Sunday, November 20, 2011

Defiance in Davis

Even though it's only just now started getting cold and snowy, it's already shaping up to be a harsh winter. Let's start afield: today, in Cairo's Tahrir Square, where popular protests and demonstrations brought down the Mubarak regime and ignited the brightest lights of the Arab Spring earlier this year, the Egyptian police and military is attacking the demonstrators, burning tents and lobbing rubber bullets and tear gas into the crowds. Mind you, these aren't Occupy protesters over there - their goals are rather more concrete, in that they want the military to specify when it's going to hand over control to a civilian government.

Nothing that would happen here in North America, right? Well, maybe they're just building up to it.

Closer to home, the Occupy movement has been in flux for a while. Part of that, I think, was an unavoidable aspect of the movement itself; as it spread beyond New York and more and more people took up its banner, the focus of some individual demonstrations drifted - I've heard that Occupy Vancouver, for instance, is now about homelessness. Police responses are likewise radically different from city to city - take the heavy-handed park eviction undertaken by the New York Police Department, for instance, and compare it to what are effectively battles between the police and demonstrators in Oakland, California, or the generally hands-off attitude that has dominated in places like Toronto or Vancouver.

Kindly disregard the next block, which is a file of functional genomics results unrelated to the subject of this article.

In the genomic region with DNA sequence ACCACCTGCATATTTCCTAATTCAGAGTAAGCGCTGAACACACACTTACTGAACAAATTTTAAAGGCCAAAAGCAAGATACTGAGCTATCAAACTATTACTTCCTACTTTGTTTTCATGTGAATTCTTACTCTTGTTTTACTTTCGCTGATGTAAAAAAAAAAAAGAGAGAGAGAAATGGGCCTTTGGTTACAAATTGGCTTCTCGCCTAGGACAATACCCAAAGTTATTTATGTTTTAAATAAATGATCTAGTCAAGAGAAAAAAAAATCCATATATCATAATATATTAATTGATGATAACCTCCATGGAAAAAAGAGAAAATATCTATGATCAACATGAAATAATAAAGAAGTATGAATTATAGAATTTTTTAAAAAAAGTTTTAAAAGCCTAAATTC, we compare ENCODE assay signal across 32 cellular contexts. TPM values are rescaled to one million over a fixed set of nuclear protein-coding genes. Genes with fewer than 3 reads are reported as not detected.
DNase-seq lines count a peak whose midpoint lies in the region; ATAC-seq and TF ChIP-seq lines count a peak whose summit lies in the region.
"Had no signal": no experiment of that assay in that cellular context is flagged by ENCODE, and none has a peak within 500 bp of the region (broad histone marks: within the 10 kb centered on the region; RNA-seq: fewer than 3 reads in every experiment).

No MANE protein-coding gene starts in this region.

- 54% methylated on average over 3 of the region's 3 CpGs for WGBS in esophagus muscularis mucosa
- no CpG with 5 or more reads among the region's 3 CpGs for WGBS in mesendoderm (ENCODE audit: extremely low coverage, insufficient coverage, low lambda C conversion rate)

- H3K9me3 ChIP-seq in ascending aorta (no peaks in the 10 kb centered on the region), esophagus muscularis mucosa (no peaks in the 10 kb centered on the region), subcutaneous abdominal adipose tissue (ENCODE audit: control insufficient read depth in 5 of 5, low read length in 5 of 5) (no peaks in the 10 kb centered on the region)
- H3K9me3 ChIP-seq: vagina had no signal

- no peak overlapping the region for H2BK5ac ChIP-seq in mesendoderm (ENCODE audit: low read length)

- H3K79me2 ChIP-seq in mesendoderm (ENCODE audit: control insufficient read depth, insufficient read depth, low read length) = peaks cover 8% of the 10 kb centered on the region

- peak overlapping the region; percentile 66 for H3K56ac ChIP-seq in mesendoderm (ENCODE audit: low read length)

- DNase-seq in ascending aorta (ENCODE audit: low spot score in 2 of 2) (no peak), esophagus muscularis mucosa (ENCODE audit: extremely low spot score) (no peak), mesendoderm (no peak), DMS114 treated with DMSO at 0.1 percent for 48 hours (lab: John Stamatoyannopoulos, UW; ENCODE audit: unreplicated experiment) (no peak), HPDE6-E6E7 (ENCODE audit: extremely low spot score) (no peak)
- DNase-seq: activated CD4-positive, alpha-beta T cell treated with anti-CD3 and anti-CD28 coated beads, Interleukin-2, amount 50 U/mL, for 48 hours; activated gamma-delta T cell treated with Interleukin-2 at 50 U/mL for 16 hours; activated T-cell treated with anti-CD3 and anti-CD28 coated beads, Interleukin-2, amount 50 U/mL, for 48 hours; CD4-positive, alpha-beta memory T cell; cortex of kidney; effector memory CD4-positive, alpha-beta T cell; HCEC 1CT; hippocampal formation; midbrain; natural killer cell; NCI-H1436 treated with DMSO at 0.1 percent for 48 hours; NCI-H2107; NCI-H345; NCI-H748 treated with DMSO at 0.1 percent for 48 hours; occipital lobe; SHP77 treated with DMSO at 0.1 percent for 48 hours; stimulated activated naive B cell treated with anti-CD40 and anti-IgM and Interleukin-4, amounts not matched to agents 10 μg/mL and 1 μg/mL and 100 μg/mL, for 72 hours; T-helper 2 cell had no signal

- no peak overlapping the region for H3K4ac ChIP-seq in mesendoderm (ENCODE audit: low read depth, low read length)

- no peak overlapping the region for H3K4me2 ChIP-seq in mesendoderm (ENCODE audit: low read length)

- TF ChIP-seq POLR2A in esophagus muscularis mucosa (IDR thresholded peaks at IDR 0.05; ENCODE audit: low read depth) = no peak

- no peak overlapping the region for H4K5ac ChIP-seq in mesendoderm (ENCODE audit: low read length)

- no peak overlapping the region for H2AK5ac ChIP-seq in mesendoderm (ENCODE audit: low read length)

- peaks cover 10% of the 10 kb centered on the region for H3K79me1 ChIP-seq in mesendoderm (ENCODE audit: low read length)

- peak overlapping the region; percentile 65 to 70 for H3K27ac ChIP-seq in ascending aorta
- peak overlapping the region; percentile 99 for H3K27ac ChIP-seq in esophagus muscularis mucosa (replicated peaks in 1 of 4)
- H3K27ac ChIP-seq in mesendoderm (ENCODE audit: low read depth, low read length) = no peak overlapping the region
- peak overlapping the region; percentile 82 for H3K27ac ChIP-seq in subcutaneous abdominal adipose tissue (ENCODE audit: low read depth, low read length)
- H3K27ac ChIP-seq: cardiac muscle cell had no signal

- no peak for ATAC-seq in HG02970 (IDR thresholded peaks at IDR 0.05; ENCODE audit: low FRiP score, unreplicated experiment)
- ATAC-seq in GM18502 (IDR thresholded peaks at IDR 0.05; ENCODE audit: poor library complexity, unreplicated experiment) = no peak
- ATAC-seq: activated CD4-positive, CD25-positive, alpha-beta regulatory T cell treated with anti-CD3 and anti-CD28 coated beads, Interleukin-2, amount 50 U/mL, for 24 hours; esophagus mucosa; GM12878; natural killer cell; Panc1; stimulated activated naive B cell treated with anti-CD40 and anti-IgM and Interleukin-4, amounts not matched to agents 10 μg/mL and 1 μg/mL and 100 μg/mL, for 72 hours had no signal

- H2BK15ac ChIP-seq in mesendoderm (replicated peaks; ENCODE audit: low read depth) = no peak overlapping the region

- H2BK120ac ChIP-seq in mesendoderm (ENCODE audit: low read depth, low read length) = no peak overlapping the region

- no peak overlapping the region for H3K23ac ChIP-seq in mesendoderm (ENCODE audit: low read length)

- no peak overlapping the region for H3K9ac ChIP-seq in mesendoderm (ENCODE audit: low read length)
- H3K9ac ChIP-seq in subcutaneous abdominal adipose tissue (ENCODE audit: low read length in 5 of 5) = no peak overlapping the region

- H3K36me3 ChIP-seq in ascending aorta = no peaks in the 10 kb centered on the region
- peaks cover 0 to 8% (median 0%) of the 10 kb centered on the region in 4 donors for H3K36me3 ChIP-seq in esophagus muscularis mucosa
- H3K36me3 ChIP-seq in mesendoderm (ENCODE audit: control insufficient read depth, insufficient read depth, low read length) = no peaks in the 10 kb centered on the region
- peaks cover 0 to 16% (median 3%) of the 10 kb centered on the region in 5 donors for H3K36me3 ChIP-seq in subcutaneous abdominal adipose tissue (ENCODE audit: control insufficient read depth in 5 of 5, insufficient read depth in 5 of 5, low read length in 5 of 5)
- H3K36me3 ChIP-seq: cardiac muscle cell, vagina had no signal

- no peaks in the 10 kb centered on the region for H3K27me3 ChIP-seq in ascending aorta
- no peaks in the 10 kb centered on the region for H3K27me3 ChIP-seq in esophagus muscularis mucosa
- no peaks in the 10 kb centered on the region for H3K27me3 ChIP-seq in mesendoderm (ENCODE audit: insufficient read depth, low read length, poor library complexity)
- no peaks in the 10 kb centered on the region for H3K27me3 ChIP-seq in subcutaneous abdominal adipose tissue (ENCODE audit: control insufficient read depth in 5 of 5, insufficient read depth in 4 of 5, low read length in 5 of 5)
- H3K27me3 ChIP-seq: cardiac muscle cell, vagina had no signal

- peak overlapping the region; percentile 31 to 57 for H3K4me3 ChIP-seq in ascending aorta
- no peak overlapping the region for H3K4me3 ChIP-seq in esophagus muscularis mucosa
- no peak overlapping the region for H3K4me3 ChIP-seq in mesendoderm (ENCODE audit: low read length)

And then there's Davis. Never heard of it? It's a university town outside Sacramento and the site of the University of California, Davis, physically the largest campus in the University of California system and with one of the highest enrollments. With an on-campus resident population of thousands of students, it's no surprise that UC Davis hosted its own Occupy demonstration. Some students started a camp-out demonstration in the university's quad on Thursday, but this wasn't going to fly with the university administration - word came down that the tents were to be removed by 3 PM on Friday, and many of them were.

Let's go to the Sacramento Bee's coverage of the event to see what happened next, shall we?

Shortly before 4 p.m., about 35 officers from UC Davis and other UC campuses as well as the city of Davis responded to the protest, said Annette Spicuzza, UC Davis police chief. They were wearing protective gear and some held batons.

The protest initially involved about 50 students, Spicuzza said, but swelled to about 200 as the confrontation with police escalated.

She said officers were forced to use pepper spray when students surrounded them. They used a sweeping motion on the group, per procedure, to avoid injury, she said.

The students were informed repeatedly ahead of time that if they didn't move, force would be used, she said.

Wait, I forgot, that's just news reporting - and biased reporting at that. Fortunately, we live in a world that includes YouTube, and where every last university student carries a video camera. So let's actually see what happened. The video is eight and a half minutes long, but you should watch the whole thing.